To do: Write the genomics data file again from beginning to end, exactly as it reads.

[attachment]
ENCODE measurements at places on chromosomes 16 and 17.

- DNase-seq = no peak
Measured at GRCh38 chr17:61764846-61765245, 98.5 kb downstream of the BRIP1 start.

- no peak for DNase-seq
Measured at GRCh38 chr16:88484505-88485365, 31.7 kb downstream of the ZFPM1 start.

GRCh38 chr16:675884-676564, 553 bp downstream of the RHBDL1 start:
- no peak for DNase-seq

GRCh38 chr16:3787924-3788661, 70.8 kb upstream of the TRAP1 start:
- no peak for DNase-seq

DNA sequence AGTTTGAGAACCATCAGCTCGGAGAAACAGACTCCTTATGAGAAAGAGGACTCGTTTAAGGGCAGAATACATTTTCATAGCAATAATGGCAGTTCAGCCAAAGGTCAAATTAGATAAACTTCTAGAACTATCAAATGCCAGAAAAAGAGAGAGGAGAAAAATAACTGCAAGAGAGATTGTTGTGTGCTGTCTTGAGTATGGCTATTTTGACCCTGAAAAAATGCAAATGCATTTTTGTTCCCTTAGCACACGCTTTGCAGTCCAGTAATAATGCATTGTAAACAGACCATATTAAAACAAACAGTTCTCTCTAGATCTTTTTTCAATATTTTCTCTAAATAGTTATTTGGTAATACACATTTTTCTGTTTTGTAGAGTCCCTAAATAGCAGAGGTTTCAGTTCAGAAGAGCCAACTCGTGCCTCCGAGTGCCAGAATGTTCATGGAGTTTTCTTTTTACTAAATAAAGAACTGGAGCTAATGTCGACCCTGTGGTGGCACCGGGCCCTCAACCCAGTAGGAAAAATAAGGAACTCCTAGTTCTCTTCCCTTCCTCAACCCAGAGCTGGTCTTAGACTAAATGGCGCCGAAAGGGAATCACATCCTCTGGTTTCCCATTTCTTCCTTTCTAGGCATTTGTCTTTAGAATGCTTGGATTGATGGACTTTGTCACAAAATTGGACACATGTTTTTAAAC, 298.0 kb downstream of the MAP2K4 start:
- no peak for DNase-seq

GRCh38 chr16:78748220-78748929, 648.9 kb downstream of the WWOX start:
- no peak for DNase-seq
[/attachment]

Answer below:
ENCODE measurements at places on chromosomes 16 and 17.

- DNase-seq = no peak
Measured at GRCh38 chr17:61764846-61765245, 98.5 kb downstream of the BRIP1 start.

- no peak for DNase-seq
Measured at GRCh38 chr16:88484505-88485365, 31.7 kb downstream of the ZFPM1 start.

GRCh38 chr16:675884-676564, 553 bp downstream of the RHBDL1 start:
- no peak for DNase-seq

GRCh38 chr16:3787924-3788661, 70.8 kb upstream of the TRAP1 start:
- no peak for DNase-seq

DNA sequence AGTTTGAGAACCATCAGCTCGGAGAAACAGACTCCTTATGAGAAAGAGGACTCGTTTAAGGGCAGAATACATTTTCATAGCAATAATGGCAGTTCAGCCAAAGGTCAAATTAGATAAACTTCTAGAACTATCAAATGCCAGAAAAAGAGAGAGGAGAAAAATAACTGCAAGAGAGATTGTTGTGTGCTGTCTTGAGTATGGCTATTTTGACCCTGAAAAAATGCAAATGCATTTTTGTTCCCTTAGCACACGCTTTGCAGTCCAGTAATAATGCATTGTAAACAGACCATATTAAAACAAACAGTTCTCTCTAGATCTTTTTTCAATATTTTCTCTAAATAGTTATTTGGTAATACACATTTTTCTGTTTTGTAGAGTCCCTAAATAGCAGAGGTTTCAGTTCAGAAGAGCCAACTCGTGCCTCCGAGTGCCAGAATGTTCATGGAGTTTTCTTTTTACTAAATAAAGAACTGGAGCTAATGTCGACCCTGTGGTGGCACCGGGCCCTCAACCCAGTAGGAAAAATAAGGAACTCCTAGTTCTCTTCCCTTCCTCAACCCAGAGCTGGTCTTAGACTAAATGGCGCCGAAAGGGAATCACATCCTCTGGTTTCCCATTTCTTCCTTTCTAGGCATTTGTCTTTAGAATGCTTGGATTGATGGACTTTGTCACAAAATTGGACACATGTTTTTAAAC, 298.0 kb downstream of the MAP2K4 start:
- no peak for DNase-seq

GRCh38 chr16:78748220-78748929, 648.9 kb downstream of the WWOX start:
- no peak for DNase-seq